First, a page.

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Empathy & Imagination
by Rick Lewis
What is empathy? It is usually defined as the ability to ‘identify with’ another person. It seems to involve having a good sense of what the other person is feeling, and not merely with an air of scientific detachment, but knowing in the sense of sharing. But is empathy in fact possible? After all, people are so very complicated and we have no direct access to the minds of others. How do we know what they think, or what they feel? How do we know if they think anything at all? Maybe they are all just zombies, or robots, to give two examples that often crop up in philosophy of mind? Nonetheless, we do sometimes think that we empathize with one another. If I see you accidentally hit your thumb with a hammer, I wince.
There seem to be two kinds of philosophical problem connected with empathy. The first is to try to establish how much we really can share other people’s mental states and emotions. Here we come across various epistemological questions – questions about what we can know. Three articles in this issue touch on these questions to a greater or lesser extent. Ramsey McNabb describes an interesting paradox connected with the whole idea of knowing whether we can know other people’s feelings. Michael Philips thinks we can have such knowledge – and that this fact is incompatible with the popular idea that the universe is entirely physical. Bora Dogan looks at whether technology could give us access to other people’s minds.
The second kind of problem connected to empathy has to do with ethics and society – does it matter whether we understand other people’s feelings? Firstly, socially it is a good thing. It is nice to be surrounded by people of a sympathetic disposition. Empathy makes communication and co-operation between people much easier and more pleasant. Secondly, it is important when assessing the behaviour of another. They say that before you judge someone you should walk a mile in their shoes. But how far should we carry this? We wouldn’t say in criminal law that to know all is to forgive all.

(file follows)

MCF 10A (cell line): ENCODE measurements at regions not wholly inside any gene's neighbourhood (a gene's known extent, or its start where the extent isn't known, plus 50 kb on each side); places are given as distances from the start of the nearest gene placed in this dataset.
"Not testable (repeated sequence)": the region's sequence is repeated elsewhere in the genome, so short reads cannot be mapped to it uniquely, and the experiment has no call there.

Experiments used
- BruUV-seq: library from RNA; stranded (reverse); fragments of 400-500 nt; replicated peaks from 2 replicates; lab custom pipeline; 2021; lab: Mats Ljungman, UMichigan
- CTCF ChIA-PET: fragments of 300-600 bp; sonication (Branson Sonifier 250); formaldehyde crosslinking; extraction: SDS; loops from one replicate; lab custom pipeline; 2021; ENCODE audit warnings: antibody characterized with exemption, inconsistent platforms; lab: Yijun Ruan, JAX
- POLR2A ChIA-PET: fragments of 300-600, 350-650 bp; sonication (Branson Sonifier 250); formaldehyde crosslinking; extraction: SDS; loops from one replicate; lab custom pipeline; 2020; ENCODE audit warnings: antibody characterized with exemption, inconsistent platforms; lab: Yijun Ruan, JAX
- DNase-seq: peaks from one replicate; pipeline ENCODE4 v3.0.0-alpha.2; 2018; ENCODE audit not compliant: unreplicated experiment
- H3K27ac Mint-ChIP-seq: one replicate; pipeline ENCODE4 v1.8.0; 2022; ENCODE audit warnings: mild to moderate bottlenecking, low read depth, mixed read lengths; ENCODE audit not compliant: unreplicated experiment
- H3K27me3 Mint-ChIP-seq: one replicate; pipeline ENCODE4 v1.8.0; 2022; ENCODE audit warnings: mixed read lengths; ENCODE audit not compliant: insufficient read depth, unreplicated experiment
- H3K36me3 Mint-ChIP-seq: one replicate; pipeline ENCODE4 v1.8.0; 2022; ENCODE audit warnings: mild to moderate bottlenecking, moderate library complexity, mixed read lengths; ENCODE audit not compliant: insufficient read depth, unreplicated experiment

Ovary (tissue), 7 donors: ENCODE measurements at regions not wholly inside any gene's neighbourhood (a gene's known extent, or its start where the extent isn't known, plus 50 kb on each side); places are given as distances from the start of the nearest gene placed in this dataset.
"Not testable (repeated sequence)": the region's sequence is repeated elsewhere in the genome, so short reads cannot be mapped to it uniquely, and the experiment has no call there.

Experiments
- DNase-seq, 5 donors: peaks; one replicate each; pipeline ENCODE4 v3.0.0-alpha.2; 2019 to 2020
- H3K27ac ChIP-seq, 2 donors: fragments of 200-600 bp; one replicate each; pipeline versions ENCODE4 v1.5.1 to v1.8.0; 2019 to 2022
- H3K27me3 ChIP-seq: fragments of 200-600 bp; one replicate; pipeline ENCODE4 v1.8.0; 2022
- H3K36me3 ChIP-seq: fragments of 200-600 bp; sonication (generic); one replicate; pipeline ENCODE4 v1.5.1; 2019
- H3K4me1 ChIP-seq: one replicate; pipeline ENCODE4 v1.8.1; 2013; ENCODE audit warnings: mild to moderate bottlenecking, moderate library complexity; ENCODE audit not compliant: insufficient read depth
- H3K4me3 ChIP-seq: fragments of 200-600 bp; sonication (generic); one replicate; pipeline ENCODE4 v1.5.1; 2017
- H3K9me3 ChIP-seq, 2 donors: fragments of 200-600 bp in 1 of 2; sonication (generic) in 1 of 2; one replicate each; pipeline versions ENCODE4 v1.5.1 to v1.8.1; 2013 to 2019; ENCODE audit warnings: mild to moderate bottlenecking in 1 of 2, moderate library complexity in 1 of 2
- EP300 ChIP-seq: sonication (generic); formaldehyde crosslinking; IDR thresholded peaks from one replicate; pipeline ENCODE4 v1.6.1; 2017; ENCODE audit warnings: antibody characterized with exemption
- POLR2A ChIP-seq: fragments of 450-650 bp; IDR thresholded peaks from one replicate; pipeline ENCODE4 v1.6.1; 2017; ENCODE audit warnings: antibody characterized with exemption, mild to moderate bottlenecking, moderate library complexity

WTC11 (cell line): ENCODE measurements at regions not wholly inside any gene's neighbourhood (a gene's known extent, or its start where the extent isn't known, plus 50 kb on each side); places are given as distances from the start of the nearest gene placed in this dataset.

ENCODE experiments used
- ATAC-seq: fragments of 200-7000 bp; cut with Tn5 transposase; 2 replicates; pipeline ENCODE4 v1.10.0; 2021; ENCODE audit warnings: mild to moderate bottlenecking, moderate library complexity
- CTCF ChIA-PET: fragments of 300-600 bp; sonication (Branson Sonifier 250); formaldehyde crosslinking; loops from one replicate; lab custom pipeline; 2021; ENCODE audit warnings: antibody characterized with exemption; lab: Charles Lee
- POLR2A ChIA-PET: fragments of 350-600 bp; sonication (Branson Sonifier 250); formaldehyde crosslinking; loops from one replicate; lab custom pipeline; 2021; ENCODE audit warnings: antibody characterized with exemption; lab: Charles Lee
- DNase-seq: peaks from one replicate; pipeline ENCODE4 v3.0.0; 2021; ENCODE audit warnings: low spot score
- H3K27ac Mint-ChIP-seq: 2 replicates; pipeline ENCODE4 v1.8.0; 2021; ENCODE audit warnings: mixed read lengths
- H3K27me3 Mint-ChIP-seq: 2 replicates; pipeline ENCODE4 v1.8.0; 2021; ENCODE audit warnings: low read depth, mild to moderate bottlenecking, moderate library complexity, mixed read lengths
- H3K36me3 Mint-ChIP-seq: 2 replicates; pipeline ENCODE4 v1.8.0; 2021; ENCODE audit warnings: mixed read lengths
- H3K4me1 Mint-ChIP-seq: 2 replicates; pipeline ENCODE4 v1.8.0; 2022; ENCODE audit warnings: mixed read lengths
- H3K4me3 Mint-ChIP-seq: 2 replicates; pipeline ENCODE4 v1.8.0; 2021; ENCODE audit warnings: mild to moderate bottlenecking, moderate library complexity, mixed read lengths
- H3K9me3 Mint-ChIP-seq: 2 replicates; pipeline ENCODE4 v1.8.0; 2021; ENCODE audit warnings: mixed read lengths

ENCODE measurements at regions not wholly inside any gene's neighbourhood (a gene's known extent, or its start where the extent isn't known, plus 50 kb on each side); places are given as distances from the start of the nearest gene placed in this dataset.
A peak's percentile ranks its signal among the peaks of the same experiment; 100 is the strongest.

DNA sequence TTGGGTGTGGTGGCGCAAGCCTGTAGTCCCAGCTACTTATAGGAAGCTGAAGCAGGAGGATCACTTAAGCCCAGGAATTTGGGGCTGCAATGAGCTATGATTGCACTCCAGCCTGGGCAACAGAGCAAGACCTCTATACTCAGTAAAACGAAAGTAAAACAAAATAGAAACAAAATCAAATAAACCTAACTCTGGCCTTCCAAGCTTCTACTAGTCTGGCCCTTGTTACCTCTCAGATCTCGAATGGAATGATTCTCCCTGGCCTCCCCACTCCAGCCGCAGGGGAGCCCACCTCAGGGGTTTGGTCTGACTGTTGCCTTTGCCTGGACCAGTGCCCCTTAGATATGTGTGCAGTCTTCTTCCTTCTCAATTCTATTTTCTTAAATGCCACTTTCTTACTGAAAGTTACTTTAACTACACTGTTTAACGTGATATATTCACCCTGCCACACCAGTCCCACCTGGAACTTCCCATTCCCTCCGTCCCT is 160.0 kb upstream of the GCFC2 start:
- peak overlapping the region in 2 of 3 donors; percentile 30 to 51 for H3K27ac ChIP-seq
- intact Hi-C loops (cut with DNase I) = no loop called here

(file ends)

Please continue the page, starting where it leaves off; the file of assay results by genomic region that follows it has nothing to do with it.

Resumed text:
British society is said to have become much more ‘touchy-feely’ after the death of Princess Diana. Her death in a car accident in 1997 sparked a week of mourning with startling displays of public grief. But is a ‘touchy-feely’ society a good thing? Why did people previously think it was a good thing to keep a ‘stiff upper lip’ and repress outward signs of strong emotions?
One or two major philosophers have based their whole approach to ethics on the idea of empathy. David Hume was perhaps the first to do so. He said roughly that if you see someone experience a pain, then in the act of imagining it you experience the pain too. Therefore naturally you want to alleviate the pain of others so far as you are aware of it. Hume thought that such ‘sentiments’ provide the basic motive for acting well towards other people, though of course the particular questions of how we should act well, and balance conflicting claims, is the subject matter of moral philosophy.
Arthur Schopenhauer followed a similar line of thought. Timothy Madigan explains how Schopenhauer’s moral theory – if not generally speaking his own actions – were based on compassion.
An alternative way to see the importance of empathy is to ask what happens when it fails. Many everyday failures of empathy are subtle, unimportant, even unnoticeable, but consider for example the 9/11 attacks on New York or (on a lesser scale) the recent London bombings. How could anyone be prepared to cause such intense pain to other human beings – the innocent victims and their families – except through a catastrophic failure of the imagination? It is as if the bombers are so selfishly wrapped up in their own grievances, ideals and sacrifice – their own drama – that they forget about the pain they will cause. This is surely also true of innumerable acts of war, terrorism and mass destruction down the ages, and military leaders often try to deaden their followers’ empathy towards the ‘foe’ precisely because it is an impediment to the efficient conduct of slaughter. Of course, if we could have perfect empathy towards everyone at once, we’d be overwhelmed and paralysed by all the suffering in the world. But having a reasonable degree of empathy at least for those immediately around them saves people from selfishness and barbarity.